The HE-6 offers exceptionally wide-range frequency response, meaning that it never sounds as if it is working hard to reach the highest or lowest frequency extremes. HiFiMAN’s HE-5LE was already very good in this respect, but the HE-6 is even better. You’ll appreciate this difference especially when listening to the HE-6 navigates the very highest overtones of treble instruments (percussion, strings, etc.), as it makes even the subtlest distinctions between “overtone signatures” plain as day.
Note, however, that the treble characteristics of the HE-6 are not necessarily ideal for all listeners, nor do they work out equally well with all amplifiers. The gist of things is that the HE-6 is, by design, capable of lightning-fast transient response, but that the “price” of this speed can be—at least with some amplifiers—a subtle tendency to overemphasize sibilant “S” sounds or the leading edges of treble transients. Happily, though, careful amplifier matching can make these faint traces of treble edginess disappear (or nearly so).
Down at the other end of the frequency spectrum, the HE-6 offers a terrific combination of low frequency extension, pitch definition, and dynamic clout, though the latter quality is, for obvious reasons, somewhat amplifier dependant. Synth basses, pipe organs, concert bass drums and the like are, quite simply, child’s play for this headphone. In the bottom octave and a half, the HE-6’s bass is a touch more powerful than that of the HE-5LE, but more importantly its bass transient speed and pitch definition are better, too—qualities you’ll soon notice if you listen to good recordings highlighting either acoustic or electric bass. From time to time I’ve heard some audio pundits complain that headphones can’t do “real” bass the way that great loudspeakers do, but the HE-6 emphatically can, reproducing low frequencies with better power, precision and control than all but the most capable (and costly) full-size loudspeakers.
What differentiates the HE-6 from the HE-5LE is the sheer ease and suppleness with which it probes the top and bottom octaves of the audible spectrum, although this might seem like we are splitting hairs, since we are basically talking about the difference between an excellent headphone and one that goes even further up the performance ladder.
Coherency was one of the HE-5LE’s strengths, and it is a strength even more fully realized in the HE-6. There is an all-around evenness and self-consistency about the HE-6’s top-to-bottom presentation that is a real joy to hear. The HE-6 never gives preferential treatment to one frequency band over another; instead, the HE-6 is—across the entire audio spectrum—one of those rare transducers of which you could truthfully say, “Hey, it’s all good.”
Perhaps the one area where the HE-6 most clearly distances itself from the HE-5LE involves resolution of low-level details. While the HE-5LE was and is a very high-resolution headphone, the HE-6 takes resolving power to a whole new level. Interestingly, though, this is a difference that impresses some listeners favorably (I’m one of them), but that leaves others a bit cold. Here’s why.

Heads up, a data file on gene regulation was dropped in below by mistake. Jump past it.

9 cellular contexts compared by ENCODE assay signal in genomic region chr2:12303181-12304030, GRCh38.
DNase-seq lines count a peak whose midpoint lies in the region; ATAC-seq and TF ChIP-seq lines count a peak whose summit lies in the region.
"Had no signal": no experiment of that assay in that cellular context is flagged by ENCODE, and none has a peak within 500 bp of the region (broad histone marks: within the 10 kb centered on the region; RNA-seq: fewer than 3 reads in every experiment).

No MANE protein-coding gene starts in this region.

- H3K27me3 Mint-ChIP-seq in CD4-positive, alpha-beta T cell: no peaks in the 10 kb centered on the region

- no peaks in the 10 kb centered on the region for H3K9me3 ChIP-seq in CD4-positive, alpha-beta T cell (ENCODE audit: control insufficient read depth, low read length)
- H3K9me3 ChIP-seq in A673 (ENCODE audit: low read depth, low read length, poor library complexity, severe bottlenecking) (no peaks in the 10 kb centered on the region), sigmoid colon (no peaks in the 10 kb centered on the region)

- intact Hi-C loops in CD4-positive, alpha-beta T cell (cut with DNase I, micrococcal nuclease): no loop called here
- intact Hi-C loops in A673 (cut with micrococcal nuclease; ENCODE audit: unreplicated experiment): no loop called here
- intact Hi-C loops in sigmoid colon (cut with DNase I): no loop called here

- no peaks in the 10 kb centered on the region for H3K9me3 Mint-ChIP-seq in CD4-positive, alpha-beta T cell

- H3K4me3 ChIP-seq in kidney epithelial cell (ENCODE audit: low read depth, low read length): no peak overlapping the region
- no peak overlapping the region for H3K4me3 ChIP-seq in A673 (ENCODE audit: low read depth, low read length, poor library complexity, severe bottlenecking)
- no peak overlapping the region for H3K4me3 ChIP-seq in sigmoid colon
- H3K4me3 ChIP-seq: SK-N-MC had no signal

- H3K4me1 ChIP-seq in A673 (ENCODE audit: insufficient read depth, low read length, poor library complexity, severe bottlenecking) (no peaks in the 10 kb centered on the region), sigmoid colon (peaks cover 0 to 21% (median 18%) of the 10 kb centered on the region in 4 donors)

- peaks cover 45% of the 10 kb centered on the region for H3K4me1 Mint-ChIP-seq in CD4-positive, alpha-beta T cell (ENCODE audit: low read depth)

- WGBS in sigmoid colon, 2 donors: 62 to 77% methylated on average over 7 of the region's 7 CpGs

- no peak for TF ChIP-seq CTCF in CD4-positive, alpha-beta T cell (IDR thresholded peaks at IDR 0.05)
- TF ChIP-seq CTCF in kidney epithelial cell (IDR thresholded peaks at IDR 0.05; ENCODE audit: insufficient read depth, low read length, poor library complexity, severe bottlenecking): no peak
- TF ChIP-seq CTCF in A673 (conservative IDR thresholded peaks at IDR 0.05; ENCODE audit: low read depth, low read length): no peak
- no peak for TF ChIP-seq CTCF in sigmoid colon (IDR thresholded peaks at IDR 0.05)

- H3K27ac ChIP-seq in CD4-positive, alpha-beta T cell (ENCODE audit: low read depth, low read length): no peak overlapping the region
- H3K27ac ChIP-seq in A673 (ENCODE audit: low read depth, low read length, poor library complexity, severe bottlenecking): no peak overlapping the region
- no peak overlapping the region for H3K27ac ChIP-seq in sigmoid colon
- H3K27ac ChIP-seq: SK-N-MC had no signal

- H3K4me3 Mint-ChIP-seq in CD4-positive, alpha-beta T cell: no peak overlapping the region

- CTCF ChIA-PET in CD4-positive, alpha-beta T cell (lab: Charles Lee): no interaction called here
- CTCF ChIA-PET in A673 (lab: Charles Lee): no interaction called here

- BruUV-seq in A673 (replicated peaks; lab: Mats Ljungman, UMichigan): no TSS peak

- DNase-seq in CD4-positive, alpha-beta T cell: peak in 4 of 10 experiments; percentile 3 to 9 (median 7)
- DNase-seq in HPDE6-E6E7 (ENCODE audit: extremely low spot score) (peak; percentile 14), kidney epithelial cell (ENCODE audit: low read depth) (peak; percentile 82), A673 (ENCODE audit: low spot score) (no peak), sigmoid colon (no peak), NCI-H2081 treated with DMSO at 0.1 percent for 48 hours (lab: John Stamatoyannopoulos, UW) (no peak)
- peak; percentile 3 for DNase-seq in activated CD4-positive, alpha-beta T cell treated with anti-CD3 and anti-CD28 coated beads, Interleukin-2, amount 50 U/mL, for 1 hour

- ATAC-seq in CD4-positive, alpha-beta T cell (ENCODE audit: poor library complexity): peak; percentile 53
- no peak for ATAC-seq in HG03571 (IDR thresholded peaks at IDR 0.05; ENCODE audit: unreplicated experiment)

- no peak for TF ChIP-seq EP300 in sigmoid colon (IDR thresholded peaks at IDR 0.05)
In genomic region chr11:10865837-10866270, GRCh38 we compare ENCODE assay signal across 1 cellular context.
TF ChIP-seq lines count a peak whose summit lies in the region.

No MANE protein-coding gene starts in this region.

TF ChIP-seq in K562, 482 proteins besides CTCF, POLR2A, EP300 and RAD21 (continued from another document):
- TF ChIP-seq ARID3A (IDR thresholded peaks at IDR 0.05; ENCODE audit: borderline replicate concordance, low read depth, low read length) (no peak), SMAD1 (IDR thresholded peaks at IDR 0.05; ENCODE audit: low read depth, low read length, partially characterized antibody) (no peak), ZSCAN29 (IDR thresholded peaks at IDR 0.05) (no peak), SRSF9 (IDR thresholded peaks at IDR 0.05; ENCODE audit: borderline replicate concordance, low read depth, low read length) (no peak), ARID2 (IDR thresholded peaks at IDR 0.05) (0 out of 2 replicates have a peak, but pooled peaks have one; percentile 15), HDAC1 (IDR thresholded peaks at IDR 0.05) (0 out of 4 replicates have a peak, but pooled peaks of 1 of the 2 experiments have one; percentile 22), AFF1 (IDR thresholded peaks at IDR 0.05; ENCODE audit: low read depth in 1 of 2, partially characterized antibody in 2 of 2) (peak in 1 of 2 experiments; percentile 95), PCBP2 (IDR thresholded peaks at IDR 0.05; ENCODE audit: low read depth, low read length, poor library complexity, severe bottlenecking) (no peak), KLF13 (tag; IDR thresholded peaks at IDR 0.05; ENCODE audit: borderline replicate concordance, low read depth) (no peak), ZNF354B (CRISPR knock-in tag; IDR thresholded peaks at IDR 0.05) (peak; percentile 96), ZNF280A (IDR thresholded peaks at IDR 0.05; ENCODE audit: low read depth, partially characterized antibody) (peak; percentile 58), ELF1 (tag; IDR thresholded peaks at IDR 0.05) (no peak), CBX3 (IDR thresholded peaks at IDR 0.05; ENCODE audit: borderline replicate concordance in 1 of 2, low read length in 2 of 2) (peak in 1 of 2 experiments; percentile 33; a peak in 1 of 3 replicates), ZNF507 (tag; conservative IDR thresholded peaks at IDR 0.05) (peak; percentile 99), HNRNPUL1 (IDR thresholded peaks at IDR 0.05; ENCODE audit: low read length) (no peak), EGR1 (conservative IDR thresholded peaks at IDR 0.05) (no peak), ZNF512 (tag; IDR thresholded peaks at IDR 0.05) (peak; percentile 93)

With the HE-6, it is almost a given that the headphone will consistently show you things about recordings—even familiar recordings—that you didn’t know beforehand. On one level, this can be quite exhilarating—kind of like finding a wealth of sonic treasures “hidden in plain sight.” In fact, once you get acclimated to the HE-6’s, it can be almost painful to switch back to most other headphones because you realize that the finest levels of detail, which the HE-6’s capture to effortlessly, have suddenly gone missing (at least in part).
But others listeners sometimes react differently to the HE-6’s heightened powers of information retrieval, perhaps because not all of the new information that the HE-6’s convey will necessarily be pleasing (although I find that more often than not the additional information is a good thing). Nevertheless, some listeners hear the HE-6 and acknowledge the things it does well, but then immediately gravitate back toward the slightly warmer, more comfortable, and more “forgiving” sound of the HE-5LE (or of other competing high-end headphones). My point is that the HE-6’s ultra high-resolution sound can be a double-edged sword, at least for some. However, if you love to wring the last few drops of nuance and subtlety from your favorite recordings, the HE-6 will give you what you seek and more.
I’ve found that an interesting side effect of the HE-6’s superior resolving power is the sense that this headphone makes it easier and more relaxing to do critical listening. I believe this is because the HE-6 makes it incredibly easy to see and hear how the inner workings of pieces of music fit together. There is none of that sense that one is almost but not quite catching the critical details as the music flows past, almost too fast to comprehend. Instead, with the HE-6 in play, everything is made explicit, clear, and easy to grasp—almost as though time has slowed down, so that you are able to grasp the subtle, intellectual or “inner game” aspects of music even as you allow their emotional effects wash over and through you. For me, this has become one of the greatest joys of listening through the HE-6’s.